Recycling Buildings: Titanic Mill

Last evening we discussed building preservation and re-use with Catherine Nasmith, one of Toronto's leading preservationists, publisher of Built Heritage News and former chair of the Toronto Preservation board. She noted how important it is to save older buildings as part of the texture of our cities, and also how much more resource-efficient it is to renovate rather than replace. However there is often concern that one cannot make an old building as energy-efficient and green as a new one.

Coincidentally, this morning we learn of a project in the UK where a huge1911 woolen mill, built the same year as the launch of the Titanic is being converted into condos, and that the building well be completely carbon free. "All Titanic Mill’s heat and a high proportion of its electricity will come from a Combined Heat and Power unit, or CHP. This will be fuelled using various species of tree cuttings, chipped to create a biomass fuel. The sustainably-managed trees undergo a regular period of growth each year, allowing wood to be harvested in a continual cycle. During the growth process the trees extract CO2 from the atmosphere in sufficient volumes to balance the CO2 which is released when wood is used as fuel." It also has 400 KW square metres of photovoltaics and rainwater harvesting.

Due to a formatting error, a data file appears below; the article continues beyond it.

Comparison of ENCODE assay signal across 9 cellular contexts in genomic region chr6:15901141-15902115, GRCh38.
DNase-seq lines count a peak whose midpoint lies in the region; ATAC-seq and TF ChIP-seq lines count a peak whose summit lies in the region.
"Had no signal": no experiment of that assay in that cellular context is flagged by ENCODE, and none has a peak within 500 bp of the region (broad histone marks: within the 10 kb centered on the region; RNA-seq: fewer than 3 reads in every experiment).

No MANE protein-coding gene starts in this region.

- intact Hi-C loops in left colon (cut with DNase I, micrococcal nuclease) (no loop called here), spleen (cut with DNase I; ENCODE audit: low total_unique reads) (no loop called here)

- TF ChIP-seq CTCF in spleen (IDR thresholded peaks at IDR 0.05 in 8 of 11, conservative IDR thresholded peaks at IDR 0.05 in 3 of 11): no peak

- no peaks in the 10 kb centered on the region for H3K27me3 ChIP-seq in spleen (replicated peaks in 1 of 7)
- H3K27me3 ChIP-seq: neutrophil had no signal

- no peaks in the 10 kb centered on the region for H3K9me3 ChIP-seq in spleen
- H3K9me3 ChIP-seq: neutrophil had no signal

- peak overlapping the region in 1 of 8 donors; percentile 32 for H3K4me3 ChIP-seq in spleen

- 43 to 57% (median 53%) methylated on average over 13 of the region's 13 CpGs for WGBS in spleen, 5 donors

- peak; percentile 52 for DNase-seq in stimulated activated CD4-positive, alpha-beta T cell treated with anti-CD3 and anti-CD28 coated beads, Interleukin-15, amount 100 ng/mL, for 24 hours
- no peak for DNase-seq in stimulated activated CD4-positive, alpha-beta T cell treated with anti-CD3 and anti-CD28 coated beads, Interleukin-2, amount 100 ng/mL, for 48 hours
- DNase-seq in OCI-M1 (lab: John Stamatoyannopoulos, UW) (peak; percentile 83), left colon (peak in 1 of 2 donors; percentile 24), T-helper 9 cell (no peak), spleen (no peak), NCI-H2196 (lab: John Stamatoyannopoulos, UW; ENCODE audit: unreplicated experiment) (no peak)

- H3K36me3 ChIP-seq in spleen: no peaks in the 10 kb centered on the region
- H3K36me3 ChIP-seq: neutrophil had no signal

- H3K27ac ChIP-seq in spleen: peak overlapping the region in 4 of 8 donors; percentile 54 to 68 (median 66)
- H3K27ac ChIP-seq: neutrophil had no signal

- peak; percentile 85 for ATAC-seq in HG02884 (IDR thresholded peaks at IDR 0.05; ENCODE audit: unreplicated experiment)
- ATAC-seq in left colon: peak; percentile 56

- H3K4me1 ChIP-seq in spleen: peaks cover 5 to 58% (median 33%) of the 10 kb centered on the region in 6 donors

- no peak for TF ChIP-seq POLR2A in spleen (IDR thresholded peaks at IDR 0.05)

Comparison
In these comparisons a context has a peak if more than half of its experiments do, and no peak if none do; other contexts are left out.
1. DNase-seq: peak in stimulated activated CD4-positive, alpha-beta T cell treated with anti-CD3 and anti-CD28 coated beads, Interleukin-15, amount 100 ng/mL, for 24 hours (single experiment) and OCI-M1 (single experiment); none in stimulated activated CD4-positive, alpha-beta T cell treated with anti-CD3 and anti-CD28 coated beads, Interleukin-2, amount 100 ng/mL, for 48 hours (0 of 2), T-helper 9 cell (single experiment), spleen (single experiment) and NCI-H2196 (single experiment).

Unfortunately this mill appears to be in the middle of nowhere near the town of Huddersfield, and the site plan shows it surrounded by a sea of parking, so while the building may be carbon neutral its residents probably won't be. ::Titanic Mill via ::Observer